A night of amazing orchestral music, distracted by a confusing medley of Tai Ji and group movement.
Before we saw the performance, we watched a video in class showcasing the quartet, and then another video about Chungliang Al Huang and how he incorporated dance with Chinese characters, and I was very excited to see these two combined.
However, after seeing the performance, I must admit I was rather unimpressed. The quartet performed very well, and hearing them play was a real treat. Chungliang however simply seemed off on Thursday evening. Or I could admittedly just not understand the culture behind his dancing, but it seemed not connected to the music at all, or that he was off by a few beats, but wanted to be on beat. I couldn’t tell if it was a heavily choreographed performance, or if it was a dance that was made up on the spot. Either way, I feel that if his performance could be misconceived as the other, then something was off.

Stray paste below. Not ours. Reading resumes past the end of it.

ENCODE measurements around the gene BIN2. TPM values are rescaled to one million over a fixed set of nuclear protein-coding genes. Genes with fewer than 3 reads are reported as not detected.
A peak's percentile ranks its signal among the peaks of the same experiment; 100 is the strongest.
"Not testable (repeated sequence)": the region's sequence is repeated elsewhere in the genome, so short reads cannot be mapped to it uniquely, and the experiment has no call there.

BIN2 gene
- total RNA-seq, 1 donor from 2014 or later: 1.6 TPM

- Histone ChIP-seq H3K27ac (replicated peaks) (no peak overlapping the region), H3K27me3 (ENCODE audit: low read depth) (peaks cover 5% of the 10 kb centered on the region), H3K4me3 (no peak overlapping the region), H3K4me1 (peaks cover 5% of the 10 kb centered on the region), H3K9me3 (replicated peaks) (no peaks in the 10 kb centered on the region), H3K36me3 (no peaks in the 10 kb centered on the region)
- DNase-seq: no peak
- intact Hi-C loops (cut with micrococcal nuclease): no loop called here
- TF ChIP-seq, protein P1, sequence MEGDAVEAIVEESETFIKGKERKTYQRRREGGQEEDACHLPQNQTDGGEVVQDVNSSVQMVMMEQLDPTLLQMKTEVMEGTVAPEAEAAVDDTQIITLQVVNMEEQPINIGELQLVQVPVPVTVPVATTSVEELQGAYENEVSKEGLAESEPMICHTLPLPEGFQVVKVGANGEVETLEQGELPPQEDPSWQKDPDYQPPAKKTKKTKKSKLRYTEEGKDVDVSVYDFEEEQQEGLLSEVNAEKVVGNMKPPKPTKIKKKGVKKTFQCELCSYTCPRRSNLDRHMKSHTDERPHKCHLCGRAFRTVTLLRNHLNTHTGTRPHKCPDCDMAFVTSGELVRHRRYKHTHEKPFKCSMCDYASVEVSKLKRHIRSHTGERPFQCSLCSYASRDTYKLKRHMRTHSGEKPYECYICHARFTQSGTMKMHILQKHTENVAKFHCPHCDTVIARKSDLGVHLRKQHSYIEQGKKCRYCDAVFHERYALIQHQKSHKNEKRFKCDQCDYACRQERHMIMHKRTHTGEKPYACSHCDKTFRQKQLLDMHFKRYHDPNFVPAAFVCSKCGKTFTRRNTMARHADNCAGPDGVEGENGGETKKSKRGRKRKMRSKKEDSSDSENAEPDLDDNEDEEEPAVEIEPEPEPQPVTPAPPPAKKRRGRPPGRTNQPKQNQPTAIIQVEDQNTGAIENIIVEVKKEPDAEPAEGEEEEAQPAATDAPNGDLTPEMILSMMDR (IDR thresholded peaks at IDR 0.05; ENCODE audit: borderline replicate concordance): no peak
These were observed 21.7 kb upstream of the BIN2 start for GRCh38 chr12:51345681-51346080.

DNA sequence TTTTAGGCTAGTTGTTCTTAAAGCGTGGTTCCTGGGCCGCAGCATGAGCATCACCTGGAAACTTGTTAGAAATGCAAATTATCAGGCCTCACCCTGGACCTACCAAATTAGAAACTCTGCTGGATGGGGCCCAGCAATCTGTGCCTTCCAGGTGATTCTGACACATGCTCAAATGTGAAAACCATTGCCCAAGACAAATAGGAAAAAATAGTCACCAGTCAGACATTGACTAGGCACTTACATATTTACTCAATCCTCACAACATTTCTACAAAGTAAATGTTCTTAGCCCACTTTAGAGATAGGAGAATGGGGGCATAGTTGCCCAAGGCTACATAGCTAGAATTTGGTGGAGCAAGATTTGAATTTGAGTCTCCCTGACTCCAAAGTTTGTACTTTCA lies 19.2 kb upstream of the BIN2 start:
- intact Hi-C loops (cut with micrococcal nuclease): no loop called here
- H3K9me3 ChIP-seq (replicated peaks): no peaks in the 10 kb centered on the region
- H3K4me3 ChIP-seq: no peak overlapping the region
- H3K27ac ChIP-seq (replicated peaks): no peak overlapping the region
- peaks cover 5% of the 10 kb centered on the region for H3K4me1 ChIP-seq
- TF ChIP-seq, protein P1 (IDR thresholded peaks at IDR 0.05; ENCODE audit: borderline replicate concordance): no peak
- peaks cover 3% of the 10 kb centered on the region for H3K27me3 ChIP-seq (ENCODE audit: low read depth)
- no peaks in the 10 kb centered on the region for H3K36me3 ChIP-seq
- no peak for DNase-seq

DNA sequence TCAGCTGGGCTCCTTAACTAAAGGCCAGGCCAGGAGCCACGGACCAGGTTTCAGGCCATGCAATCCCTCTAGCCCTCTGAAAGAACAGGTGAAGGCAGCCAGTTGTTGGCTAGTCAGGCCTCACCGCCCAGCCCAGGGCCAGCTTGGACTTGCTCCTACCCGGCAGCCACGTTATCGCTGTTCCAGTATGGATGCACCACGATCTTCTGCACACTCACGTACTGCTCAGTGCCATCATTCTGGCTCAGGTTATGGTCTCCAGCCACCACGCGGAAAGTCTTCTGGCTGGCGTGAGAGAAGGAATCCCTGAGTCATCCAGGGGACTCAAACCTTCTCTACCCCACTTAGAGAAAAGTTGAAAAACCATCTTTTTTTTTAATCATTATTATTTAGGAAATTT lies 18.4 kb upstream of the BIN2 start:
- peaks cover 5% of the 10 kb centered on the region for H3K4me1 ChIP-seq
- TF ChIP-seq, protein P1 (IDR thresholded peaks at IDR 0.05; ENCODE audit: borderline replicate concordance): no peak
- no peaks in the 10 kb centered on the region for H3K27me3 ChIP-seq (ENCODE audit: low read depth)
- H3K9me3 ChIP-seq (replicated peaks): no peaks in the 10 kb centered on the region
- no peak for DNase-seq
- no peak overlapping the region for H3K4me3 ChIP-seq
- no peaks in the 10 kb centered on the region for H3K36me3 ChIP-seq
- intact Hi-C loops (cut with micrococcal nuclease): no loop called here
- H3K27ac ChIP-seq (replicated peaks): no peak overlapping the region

As I said before, I really did enjoy the quartet, and actually throughly enjoyed the tango that occurred at the end. It felt very clean, and tightly rehearsed. It went very well with the music and both the dancers and the members of the quartet seemed to compliment each other very well. This kind of symbiotic relationship was what I was hoping to see with Chunliang, and was unfortunately disappointed.
If I were the director, I would have tried to make the quartet and all of the dancers truly compliment each other, rather than simply performing at the same time.